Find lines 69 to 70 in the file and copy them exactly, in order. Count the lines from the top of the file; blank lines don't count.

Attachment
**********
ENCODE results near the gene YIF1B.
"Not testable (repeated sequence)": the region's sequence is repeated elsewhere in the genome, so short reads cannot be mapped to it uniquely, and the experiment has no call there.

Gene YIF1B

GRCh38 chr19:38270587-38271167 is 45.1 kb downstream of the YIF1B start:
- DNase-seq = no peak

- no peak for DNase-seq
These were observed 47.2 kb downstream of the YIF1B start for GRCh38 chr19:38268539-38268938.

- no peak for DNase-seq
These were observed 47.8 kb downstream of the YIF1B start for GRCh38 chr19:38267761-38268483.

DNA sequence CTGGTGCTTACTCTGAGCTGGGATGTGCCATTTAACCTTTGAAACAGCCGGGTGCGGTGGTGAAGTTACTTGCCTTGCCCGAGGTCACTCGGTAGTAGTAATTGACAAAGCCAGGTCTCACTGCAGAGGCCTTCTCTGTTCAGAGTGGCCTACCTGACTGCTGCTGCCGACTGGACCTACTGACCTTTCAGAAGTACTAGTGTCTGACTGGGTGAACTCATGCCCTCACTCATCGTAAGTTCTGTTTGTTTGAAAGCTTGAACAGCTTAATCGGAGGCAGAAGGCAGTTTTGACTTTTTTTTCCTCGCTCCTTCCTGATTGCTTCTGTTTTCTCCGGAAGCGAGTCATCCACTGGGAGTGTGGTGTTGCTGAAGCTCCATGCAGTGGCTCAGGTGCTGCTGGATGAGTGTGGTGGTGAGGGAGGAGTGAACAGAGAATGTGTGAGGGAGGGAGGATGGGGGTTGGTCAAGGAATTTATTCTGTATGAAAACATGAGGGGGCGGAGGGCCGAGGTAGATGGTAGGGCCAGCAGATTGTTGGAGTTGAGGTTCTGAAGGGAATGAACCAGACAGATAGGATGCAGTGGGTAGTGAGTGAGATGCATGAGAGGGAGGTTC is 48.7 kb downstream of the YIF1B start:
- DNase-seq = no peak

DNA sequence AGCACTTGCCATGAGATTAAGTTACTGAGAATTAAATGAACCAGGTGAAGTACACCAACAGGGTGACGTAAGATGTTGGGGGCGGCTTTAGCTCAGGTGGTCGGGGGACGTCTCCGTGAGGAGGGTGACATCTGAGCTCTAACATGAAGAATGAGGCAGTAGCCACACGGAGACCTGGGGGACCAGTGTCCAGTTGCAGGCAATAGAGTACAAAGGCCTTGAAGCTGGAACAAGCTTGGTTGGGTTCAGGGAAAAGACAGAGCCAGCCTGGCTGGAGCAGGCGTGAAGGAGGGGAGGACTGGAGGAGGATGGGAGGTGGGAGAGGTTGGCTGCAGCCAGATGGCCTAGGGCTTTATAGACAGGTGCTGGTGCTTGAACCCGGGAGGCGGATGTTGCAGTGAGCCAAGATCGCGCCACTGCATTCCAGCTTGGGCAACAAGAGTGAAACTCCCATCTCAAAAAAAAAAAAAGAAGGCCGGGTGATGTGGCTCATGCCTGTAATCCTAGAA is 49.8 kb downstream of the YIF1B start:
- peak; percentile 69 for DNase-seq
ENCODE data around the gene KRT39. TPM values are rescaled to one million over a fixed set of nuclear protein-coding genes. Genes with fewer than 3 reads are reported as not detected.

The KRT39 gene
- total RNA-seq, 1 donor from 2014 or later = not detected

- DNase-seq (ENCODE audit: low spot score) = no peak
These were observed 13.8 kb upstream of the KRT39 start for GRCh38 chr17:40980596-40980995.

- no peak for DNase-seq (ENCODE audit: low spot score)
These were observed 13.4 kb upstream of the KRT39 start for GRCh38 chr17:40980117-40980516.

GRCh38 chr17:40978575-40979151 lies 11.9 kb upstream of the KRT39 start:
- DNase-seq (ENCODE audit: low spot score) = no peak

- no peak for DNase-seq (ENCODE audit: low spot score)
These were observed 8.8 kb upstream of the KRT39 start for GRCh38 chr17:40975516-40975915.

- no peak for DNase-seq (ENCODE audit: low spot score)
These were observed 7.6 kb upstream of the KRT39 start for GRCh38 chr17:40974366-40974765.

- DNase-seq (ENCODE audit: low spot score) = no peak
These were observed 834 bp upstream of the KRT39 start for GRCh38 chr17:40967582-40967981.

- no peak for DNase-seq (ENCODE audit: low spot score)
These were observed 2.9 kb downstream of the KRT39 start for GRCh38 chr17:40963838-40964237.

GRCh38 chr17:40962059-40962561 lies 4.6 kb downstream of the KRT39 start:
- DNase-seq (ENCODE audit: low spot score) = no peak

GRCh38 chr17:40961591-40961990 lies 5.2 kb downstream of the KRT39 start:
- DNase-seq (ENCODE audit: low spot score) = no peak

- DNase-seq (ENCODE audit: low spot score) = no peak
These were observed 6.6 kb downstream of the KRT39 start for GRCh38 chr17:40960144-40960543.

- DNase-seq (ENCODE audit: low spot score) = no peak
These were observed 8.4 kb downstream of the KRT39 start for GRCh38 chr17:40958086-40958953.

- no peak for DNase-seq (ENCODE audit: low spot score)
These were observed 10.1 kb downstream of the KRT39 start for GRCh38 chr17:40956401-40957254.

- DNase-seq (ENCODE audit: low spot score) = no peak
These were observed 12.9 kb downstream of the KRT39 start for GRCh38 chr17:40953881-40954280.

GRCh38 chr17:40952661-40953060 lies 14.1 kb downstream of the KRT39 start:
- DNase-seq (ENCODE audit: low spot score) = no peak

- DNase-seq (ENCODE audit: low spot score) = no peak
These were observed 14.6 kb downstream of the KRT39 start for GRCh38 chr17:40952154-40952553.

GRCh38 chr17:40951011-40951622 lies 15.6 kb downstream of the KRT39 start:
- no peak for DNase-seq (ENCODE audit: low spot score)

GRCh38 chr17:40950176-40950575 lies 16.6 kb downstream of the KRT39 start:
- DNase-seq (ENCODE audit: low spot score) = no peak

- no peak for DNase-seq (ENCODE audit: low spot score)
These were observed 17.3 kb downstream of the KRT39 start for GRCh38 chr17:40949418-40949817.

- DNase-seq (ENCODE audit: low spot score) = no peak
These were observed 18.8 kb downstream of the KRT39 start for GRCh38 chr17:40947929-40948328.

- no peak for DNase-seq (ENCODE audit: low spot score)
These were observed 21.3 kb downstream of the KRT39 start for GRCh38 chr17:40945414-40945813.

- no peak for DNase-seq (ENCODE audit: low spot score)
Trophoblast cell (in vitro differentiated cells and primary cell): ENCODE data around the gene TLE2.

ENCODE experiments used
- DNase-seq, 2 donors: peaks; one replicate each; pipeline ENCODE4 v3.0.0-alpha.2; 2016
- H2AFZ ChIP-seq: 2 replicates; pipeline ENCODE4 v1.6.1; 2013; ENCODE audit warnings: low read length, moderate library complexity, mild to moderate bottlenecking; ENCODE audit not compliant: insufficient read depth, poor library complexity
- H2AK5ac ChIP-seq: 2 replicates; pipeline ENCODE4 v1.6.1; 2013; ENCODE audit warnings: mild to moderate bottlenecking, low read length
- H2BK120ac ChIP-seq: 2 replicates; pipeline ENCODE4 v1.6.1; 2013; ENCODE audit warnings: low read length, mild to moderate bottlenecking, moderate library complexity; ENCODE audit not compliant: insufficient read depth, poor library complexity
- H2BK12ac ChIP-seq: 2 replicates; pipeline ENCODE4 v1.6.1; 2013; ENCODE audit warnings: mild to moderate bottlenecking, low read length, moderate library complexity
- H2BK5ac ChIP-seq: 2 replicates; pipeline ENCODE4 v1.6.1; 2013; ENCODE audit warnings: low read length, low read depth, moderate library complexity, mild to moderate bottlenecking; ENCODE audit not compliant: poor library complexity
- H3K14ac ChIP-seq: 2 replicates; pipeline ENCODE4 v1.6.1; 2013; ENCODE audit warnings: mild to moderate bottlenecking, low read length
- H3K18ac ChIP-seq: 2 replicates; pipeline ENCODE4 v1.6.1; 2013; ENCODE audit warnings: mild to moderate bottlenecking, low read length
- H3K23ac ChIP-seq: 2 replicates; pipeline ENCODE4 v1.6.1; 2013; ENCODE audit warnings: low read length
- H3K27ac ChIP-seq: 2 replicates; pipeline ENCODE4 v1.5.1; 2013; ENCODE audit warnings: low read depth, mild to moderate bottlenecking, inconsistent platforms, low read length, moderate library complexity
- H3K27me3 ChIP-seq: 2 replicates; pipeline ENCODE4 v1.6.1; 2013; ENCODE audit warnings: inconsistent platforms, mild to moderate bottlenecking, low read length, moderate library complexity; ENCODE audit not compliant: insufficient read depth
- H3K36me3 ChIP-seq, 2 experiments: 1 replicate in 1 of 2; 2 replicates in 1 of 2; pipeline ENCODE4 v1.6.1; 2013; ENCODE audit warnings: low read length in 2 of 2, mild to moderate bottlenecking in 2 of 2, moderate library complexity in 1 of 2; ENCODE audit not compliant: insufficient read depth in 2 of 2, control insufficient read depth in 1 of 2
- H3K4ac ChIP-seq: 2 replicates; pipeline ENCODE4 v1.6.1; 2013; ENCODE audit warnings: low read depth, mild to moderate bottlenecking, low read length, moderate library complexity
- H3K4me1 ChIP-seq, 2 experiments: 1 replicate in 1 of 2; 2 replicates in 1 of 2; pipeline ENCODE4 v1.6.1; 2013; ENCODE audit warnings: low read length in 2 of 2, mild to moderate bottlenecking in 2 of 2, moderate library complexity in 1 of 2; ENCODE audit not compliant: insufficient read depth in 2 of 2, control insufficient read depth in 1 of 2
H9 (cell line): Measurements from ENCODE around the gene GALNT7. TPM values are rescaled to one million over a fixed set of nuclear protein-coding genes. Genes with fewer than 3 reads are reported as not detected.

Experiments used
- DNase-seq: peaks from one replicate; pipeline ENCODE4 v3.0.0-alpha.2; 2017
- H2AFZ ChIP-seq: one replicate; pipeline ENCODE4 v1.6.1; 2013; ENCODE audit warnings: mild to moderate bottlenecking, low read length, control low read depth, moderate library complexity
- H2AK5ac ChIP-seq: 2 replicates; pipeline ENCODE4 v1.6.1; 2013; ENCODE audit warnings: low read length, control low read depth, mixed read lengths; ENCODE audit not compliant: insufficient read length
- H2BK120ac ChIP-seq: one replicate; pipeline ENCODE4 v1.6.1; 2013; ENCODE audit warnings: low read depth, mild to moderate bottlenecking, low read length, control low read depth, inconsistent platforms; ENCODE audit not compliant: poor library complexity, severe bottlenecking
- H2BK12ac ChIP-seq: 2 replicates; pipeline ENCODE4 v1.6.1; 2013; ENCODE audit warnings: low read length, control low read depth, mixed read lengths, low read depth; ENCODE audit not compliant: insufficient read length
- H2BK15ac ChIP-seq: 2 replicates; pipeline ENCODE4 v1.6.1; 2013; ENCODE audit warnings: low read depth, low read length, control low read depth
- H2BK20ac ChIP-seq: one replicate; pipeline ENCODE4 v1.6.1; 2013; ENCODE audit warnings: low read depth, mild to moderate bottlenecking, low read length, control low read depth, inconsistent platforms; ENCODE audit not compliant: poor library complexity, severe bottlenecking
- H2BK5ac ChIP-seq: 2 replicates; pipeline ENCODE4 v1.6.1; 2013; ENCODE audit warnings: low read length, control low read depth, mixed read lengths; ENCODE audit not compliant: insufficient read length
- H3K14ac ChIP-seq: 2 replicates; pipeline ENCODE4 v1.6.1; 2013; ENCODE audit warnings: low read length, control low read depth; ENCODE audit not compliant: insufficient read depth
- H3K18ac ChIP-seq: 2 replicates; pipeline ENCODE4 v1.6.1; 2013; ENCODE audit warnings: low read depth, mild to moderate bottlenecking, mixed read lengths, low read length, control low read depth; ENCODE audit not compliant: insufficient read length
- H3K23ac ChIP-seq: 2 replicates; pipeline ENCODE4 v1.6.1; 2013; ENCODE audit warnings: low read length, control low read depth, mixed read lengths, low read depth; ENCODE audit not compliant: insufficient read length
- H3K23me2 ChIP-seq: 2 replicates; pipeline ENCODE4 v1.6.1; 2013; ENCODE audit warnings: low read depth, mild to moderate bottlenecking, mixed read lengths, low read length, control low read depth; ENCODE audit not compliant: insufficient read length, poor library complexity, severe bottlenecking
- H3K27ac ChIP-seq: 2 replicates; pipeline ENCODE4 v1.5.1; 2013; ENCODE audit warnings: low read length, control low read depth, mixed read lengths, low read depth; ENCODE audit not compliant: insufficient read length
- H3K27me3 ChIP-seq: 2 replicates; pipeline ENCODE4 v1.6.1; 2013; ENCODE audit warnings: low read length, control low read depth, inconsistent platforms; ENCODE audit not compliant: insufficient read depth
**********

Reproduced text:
- H3K27ac ChIP-seq: 2 replicates; pipeline ENCODE4 v1.5.1; 2013; ENCODE audit warnings: low read depth, mild to moderate bottlenecking, inconsistent platforms, low read length, moderate library complexity
- H3K27me3 ChIP-seq: 2 replicates; pipeline ENCODE4 v1.6.1; 2013; ENCODE audit warnings: inconsistent platforms, mild to moderate bottlenecking, low read length, moderate library complexity; ENCODE audit not compliant: insufficient read depth